Better together, yet better apart.

What managers and teams need to do to get the best out of the hybrid world.

Hybrid working looks like it’s here to stay. True, it’s not new, but the pace has accelerated in response to the pandemic, when overnight entire workforces became remote workers. There have been benefits for both organisations in the form of productivity gains, and for individuals in the form of flexibility, as well as challenges. Whilst few organisations will continue to be fully remote (the “Work from Anywhere” model) the majority are looking at continuing and expanding the hybrid model.

Recent research from McKinsey suggests that:

Whilst the jury is out on the optimal balance of days in/out of the office, and indeed it’s likely to vary by industry, McKinsey stats suggest that:

Which means we’re going to be spending more time apart and less time together, so we need to get better at doing both. There’s plenty of research and opinion out there, but very
little concrete thought as to what “permanent hybrid” looks like, and this is causing anxiety
for employees. Those organisations who can work out fast how best to make it work will have competitive advantage. What’s clear is that it’s not simply a case of back to normal plus a few more people working from home. It’s also different from lockdown when 100% of many
workforces were remote, so we can’t assume that what worked then will work for hybrid.

Hybrid: (dictionary definition) a mix of two very different things

If hybrid is a mix of two very different environments, then one of the critical shifts
from pre-Covid remote working is that there needs to be a level playing field. In pre-Covid
days, those working from home were sometimes the ‘poor relation’ especially in meetings with on-site colleagues. Dialled in and visible, but frequently ignored or forgotten. Now the new norm seems to be that everyone connects online for meetings when there is a mix of on-site and remote participants. Managers will need to work hard to create a feeling of fairness in the way they interact with their teams. Those on site may have more access to their time and this could lead to accusations of favouritism.

IBM conducted research amongst their own workforce about working remotely, and
interestingly there was a gap between how people felt at an individual level (more engaged); and at a team level (less engaged); and many reported feelings of isolation.

This raises interesting questions for managers and leaders. Figuring out how to lead hybrid
teams effectively will be critical to keeping teams engaged and connected to each other and to the organisation even as they become more distant. Back to McKinsey. Their research indicates that leading organisations are helping managers to lead differently.

In terms of what leaders need to do differently, everything and nothing, has changed! The same best practices around communication, managing and developing performance, aligning people to the right goals still apply – but some things need to be dialled up and more nuanced to succeed in a hybrid environment.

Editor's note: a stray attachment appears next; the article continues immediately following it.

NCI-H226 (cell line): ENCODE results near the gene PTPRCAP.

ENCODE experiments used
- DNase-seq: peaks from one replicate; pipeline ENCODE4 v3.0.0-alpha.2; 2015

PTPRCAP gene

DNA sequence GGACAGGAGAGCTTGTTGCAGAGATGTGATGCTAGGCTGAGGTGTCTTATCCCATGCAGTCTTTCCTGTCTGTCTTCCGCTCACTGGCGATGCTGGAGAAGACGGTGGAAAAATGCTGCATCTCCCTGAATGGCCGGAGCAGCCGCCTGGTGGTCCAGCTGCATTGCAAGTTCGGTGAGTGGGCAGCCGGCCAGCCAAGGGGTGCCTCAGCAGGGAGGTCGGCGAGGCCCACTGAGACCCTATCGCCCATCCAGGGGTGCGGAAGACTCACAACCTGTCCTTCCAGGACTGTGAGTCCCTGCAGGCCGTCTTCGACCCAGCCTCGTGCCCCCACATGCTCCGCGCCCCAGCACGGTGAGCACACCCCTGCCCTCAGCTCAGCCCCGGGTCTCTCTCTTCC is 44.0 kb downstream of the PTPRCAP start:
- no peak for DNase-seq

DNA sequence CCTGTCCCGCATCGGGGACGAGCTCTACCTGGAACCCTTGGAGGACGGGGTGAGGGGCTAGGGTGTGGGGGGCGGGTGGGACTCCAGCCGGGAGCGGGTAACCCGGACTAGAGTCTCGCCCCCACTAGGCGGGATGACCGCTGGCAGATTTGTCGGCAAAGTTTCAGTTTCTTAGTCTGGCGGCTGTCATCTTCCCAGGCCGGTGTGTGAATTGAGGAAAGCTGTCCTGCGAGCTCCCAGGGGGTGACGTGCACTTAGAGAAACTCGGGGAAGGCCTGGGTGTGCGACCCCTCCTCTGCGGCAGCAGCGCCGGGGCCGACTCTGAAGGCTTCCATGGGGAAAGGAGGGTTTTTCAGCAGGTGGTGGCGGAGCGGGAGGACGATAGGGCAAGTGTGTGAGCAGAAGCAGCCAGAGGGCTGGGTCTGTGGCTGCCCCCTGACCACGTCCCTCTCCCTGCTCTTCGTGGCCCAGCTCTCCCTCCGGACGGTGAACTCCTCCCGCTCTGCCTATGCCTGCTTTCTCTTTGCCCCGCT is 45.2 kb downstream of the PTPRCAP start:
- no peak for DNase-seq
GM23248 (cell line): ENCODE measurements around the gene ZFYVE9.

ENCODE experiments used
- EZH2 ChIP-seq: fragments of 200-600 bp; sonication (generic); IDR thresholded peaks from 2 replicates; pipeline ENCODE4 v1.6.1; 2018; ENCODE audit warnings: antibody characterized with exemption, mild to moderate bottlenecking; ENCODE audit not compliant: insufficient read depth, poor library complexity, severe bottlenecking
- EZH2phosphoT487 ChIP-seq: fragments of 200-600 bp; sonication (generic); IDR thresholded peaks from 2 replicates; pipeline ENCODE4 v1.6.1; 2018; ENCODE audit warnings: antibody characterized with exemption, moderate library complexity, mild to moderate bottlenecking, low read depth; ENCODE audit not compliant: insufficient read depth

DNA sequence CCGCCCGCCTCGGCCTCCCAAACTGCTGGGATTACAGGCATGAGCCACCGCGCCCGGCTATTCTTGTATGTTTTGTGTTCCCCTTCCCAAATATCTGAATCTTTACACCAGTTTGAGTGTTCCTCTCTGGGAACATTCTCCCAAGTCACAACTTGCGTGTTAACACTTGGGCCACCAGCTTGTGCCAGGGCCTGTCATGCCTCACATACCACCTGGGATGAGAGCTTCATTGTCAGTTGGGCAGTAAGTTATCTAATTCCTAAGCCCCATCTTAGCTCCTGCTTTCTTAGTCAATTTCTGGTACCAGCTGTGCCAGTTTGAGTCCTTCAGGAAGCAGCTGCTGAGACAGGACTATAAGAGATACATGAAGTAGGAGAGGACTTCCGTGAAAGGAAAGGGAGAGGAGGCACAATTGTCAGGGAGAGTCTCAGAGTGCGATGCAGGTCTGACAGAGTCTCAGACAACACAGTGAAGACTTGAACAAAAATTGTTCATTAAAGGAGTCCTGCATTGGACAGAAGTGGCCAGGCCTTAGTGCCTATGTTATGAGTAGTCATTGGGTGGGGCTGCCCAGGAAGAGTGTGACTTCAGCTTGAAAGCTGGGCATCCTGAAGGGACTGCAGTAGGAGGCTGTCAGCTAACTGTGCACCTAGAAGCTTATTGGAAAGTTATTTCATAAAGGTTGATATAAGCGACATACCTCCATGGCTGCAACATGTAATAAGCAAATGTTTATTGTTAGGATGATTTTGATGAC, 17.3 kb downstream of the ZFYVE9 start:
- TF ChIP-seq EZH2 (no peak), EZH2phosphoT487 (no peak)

More is more: some things to dial up

1. Communication

As far as communication is concerned, more has always been more, but never more so than in times of uncertainty, and especially when not everyone is together. In particular, connecting people to the big picture, what’s going on, even rumours, and creating a shared sense of purpose which, for many, has been missing since remote working started in earnest. Makes sense, especially when we consider IBM research which highlights a communication gap between managers and their employees. More really is more.

Little and often is the way to go here, rather than bombarding people with lots of information at a quarterly meeting. And this replicates the way we naturally communicate when we’re all together – the passing conversation, the quick chat over a coffee. This means that we need to be far more intentional about establishing communication touchpoints with remote employees, formal and informal. Some unexpected challenges with this approach have been that some senior managers find it harder to be themselves on camera, whereas younger generations live their lives on Instagram and TikTok. And creating online social
experiences can be tiring if you’ve spent a day on Zoom, especially for introverts. The need to be ‘on’ all day can be exhausting.

Critically, we need to remember that communication is not all one way! We need to be
far better at really listening to what people say
– or don’t say; we need to listen for feelings as well as facts, and be adept at getting under the skin of what’s really going on. If it’s hard for people to tell us they’re struggling in the real world, it’s even harder in the virtual – and far easier to hide. Whilst this may be obvious, it’s not so easy to do; it relies on a deep understanding of the way that we communicate and how we need to adapt to build trust and rapport with each individual. And guess what! Each individual will be subtly or
not-so-subtly different, which means we need to be super-adaptable in our response. What we’re aiming for is that our teams feel seen, heard, understood and included.

2. Managing performance: feedback, coaching, mentoring

Some of us are naturally great at this, others less so. But we all need to be far more intentional about feedback, coaching and development so that working remotely doesn’t (and isn’t perceived to) get in the way of engagement, productivity and personal development.

McKinsey research found that there was a direct correlation between those organisations who reported the biggest productivity increases during the pandemic and those whose managers created what they call “small moments of engagement” with their teams. These were based around coaching, mentoring, idea-sharing and collaboration. But this approach would also lend itself well to feedback.

We all know the importance of giving regular feedback. Gallup research points to two things
that we need to dial up with remote employees.

They say that frequency of feedback (recognition) is key to engaging remote employees. When we give someone feedback it taps into one of our deepest subconscious desires: to be appreciated and validated. It’s easy to feel that we’re out of sight, out of mind, when we’re remote so feedback will have a disproportionately positive impact. Again, little and often is the way to go here. It’s the equivalent of that quick ‘thank you’ or ‘nice work’ that you might get in the office environment. There are a couple of things to be very aware of here.

Starting with self-awareness. If we ourselves don’t see value in this type of recognition, we may well not do it – although it may be desperately important to someone else. Secondly, at the risk of stating the obvious, everyone is different! Whilst this may be really powerful for some team members, it may have less meaning for others. It comes back to knowing yourself and really knowing your team.